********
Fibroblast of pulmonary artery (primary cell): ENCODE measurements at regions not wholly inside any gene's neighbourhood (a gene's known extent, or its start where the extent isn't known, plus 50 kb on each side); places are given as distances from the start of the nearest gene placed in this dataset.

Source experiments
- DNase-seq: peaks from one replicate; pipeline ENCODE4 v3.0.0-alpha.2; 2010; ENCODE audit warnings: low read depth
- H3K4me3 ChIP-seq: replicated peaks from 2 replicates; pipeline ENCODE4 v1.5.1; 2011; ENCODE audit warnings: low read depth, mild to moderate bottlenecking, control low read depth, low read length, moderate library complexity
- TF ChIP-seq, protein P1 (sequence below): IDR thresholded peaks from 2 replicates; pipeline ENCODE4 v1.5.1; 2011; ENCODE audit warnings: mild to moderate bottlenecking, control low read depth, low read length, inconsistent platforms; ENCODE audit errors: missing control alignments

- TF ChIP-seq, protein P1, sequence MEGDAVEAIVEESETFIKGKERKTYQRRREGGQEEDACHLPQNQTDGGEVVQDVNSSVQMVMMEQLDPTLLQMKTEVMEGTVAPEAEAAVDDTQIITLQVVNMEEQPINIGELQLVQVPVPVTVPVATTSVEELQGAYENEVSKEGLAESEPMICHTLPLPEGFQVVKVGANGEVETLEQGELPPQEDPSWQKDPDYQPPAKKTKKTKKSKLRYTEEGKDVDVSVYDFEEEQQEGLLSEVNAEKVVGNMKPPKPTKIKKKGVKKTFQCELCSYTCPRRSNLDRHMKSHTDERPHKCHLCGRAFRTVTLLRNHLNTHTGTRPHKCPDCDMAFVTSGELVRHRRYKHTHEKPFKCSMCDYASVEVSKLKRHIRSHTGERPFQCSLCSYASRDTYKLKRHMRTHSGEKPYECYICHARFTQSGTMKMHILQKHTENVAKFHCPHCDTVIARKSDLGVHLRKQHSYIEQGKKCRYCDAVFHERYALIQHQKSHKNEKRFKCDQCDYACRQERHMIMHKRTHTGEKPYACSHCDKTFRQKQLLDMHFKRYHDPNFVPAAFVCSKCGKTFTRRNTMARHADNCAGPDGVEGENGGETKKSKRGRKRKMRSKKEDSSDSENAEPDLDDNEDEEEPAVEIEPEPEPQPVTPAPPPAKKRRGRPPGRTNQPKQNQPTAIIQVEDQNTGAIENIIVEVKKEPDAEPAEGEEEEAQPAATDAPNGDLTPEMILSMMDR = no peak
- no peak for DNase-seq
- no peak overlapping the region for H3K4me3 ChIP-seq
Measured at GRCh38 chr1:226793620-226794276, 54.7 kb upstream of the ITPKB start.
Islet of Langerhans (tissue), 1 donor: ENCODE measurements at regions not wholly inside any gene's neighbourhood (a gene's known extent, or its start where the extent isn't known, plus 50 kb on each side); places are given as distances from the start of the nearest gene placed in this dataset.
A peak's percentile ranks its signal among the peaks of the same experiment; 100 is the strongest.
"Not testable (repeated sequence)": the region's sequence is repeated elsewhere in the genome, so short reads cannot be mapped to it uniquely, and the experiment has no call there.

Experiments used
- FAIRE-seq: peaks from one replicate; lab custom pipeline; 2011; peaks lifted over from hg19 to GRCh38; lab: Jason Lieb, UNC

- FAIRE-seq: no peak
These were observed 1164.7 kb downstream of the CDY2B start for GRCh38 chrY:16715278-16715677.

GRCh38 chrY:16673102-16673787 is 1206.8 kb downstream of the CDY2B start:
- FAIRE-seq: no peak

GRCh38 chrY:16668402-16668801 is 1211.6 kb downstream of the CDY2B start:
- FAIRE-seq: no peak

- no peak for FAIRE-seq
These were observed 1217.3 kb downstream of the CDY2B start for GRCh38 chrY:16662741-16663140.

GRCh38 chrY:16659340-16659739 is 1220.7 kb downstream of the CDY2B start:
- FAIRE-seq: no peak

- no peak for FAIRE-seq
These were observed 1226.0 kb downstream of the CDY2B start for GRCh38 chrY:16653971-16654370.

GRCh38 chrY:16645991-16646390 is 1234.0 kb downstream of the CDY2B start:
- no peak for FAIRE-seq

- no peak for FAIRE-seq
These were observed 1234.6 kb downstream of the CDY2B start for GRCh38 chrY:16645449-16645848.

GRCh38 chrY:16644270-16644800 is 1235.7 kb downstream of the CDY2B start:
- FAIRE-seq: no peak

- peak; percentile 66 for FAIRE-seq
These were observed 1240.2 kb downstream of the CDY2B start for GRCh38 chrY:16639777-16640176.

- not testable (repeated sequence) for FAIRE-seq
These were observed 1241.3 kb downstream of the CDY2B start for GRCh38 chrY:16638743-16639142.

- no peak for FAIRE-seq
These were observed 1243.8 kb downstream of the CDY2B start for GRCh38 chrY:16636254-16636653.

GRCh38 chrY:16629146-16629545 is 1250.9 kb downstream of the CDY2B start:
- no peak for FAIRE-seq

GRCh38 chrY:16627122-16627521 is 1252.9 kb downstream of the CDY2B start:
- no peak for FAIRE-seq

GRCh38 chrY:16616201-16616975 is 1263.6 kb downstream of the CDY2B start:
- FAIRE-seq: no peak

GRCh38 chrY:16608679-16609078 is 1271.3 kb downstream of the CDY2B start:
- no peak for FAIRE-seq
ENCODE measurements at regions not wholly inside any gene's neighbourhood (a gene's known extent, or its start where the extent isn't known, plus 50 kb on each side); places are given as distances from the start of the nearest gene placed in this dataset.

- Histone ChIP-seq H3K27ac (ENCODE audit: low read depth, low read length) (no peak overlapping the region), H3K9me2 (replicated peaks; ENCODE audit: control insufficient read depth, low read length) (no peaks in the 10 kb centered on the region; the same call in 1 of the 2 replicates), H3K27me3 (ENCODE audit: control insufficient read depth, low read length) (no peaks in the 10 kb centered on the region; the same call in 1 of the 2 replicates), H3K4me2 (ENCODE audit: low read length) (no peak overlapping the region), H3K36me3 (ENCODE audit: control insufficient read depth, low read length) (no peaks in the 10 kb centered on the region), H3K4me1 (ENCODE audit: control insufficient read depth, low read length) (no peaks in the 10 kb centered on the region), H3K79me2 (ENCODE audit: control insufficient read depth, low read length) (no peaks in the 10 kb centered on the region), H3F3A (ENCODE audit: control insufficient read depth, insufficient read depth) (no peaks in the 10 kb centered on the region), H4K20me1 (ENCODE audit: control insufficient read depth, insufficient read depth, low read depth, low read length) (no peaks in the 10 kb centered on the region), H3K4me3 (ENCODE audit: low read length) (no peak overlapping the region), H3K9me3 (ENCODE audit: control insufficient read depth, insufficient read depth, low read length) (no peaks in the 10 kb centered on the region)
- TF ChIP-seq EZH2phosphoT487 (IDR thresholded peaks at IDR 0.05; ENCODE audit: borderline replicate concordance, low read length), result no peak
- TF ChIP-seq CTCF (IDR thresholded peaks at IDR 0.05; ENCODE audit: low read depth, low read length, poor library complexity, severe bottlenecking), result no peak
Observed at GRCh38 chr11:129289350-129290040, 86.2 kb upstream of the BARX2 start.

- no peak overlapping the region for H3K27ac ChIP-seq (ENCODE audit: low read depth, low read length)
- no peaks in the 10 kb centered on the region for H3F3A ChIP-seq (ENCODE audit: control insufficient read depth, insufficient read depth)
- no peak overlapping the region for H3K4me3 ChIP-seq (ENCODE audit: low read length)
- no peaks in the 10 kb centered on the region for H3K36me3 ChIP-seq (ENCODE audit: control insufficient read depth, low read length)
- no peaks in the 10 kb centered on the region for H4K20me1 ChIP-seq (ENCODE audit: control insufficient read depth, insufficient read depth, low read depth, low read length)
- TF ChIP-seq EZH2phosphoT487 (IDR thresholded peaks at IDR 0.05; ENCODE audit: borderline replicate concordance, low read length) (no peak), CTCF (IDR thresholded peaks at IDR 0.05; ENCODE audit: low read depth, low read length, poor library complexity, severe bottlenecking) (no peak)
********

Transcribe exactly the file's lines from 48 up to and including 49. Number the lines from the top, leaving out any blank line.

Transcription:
- Histone ChIP-seq H3K27ac (ENCODE audit: low read depth, low read length) (no peak overlapping the region), H3K9me2 (replicated peaks; ENCODE audit: control insufficient read depth, low read length) (no peaks in the 10 kb centered on the region; the same call in 1 of the 2 replicates), H3K27me3 (ENCODE audit: control insufficient read depth, low read length) (no peaks in the 10 kb centered on the region; the same call in 1 of the 2 replicates), H3K4me2 (ENCODE audit: low read length) (no peak overlapping the region), H3K36me3 (ENCODE audit: control insufficient read depth, low read length) (no peaks in the 10 kb centered on the region), H3K4me1 (ENCODE audit: control insufficient read depth, low read length) (no peaks in the 10 kb centered on the region), H3K79me2 (ENCODE audit: control insufficient read depth, low read length) (no peaks in the 10 kb centered on the region), H3F3A (ENCODE audit: control insufficient read depth, insufficient read depth) (no peaks in the 10 kb centered on the region), H4K20me1 (ENCODE audit: control insufficient read depth, insufficient read depth, low read depth, low read length) (no peaks in the 10 kb centered on the region), H3K4me3 (ENCODE audit: low read length) (no peak overlapping the region), H3K9me3 (ENCODE audit: control insufficient read depth, insufficient read depth, low read length) (no peaks in the 10 kb centered on the region)
- TF ChIP-seq EZH2phosphoT487 (IDR thresholded peaks at IDR 0.05; ENCODE audit: borderline replicate concordance, low read length), result no peak